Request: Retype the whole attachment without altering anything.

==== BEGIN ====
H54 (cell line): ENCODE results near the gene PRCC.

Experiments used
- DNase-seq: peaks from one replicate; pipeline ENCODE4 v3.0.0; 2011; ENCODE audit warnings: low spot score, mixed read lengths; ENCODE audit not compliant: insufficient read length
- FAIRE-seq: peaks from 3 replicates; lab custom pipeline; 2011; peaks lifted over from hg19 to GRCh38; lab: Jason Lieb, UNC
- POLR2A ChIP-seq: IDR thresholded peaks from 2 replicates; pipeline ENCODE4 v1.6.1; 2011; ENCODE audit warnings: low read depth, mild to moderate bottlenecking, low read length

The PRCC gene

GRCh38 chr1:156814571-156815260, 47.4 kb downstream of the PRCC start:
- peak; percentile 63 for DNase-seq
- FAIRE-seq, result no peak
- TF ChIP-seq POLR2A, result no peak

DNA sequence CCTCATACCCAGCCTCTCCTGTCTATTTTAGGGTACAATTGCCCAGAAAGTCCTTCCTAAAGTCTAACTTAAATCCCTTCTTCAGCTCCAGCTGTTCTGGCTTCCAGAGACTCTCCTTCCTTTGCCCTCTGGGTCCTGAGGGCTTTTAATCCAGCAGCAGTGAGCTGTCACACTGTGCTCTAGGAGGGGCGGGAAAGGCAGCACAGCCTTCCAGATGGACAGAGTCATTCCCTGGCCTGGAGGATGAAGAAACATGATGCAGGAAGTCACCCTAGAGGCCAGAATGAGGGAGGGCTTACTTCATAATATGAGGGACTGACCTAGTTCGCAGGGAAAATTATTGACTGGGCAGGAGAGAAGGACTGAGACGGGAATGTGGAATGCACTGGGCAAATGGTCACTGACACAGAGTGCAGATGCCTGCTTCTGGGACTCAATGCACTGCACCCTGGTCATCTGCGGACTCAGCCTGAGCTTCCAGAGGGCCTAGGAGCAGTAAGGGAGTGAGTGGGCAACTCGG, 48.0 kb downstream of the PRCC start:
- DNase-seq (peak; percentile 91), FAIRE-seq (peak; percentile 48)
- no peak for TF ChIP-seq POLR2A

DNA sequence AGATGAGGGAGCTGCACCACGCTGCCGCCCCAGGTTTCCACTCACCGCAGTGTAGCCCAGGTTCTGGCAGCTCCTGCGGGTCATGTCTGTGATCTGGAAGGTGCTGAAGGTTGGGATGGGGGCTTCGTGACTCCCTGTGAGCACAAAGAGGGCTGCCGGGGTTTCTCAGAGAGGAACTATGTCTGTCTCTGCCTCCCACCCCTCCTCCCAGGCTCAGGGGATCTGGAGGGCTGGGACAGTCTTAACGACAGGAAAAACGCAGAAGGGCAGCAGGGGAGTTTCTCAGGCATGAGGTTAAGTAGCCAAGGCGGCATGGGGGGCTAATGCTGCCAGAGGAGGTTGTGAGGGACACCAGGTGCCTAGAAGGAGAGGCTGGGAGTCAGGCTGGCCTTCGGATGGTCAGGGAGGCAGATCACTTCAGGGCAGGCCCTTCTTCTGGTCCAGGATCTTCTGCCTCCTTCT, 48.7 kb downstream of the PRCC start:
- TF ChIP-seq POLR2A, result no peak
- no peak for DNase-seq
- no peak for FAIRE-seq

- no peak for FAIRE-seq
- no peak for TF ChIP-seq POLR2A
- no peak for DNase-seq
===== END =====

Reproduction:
H54 (cell line): ENCODE results near the gene PRCC.

Experiments used
- DNase-seq: peaks from one replicate; pipeline ENCODE4 v3.0.0; 2011; ENCODE audit warnings: low spot score, mixed read lengths; ENCODE audit not compliant: insufficient read length
- FAIRE-seq: peaks from 3 replicates; lab custom pipeline; 2011; peaks lifted over from hg19 to GRCh38; lab: Jason Lieb, UNC
- POLR2A ChIP-seq: IDR thresholded peaks from 2 replicates; pipeline ENCODE4 v1.6.1; 2011; ENCODE audit warnings: low read depth, mild to moderate bottlenecking, low read length

The PRCC gene

GRCh38 chr1:156814571-156815260, 47.4 kb downstream of the PRCC start:
- peak; percentile 63 for DNase-seq
- FAIRE-seq, result no peak
- TF ChIP-seq POLR2A, result no peak

DNA sequence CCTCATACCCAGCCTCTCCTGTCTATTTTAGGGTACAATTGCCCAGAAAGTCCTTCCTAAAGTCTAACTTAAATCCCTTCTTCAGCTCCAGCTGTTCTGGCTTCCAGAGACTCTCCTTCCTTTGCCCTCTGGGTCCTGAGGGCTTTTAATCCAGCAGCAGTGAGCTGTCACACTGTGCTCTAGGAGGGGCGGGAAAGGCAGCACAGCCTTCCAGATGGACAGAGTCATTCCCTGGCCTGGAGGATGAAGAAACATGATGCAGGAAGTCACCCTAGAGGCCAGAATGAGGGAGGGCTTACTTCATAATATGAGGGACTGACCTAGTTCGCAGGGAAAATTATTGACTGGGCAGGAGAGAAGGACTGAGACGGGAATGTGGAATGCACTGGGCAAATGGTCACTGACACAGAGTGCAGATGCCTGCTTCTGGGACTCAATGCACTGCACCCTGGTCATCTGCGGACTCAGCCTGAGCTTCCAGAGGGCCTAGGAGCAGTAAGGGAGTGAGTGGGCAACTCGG, 48.0 kb downstream of the PRCC start:
- DNase-seq (peak; percentile 91), FAIRE-seq (peak; percentile 48)
- no peak for TF ChIP-seq POLR2A

DNA sequence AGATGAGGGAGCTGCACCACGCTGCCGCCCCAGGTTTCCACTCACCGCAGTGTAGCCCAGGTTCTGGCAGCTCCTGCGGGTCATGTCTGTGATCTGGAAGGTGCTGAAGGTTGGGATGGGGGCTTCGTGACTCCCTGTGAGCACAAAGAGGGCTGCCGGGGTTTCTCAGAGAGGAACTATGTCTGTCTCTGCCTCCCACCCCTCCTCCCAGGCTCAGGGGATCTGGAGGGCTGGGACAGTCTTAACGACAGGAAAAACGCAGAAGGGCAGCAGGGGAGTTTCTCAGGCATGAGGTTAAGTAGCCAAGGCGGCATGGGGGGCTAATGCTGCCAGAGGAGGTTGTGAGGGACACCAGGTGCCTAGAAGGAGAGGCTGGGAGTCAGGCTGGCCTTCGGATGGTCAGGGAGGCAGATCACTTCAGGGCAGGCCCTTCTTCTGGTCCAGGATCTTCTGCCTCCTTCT, 48.7 kb downstream of the PRCC start:
- TF ChIP-seq POLR2A, result no peak
- no peak for DNase-seq
- no peak for FAIRE-seq

- no peak for FAIRE-seq
- no peak for TF ChIP-seq POLR2A
- no peak for DNase-seq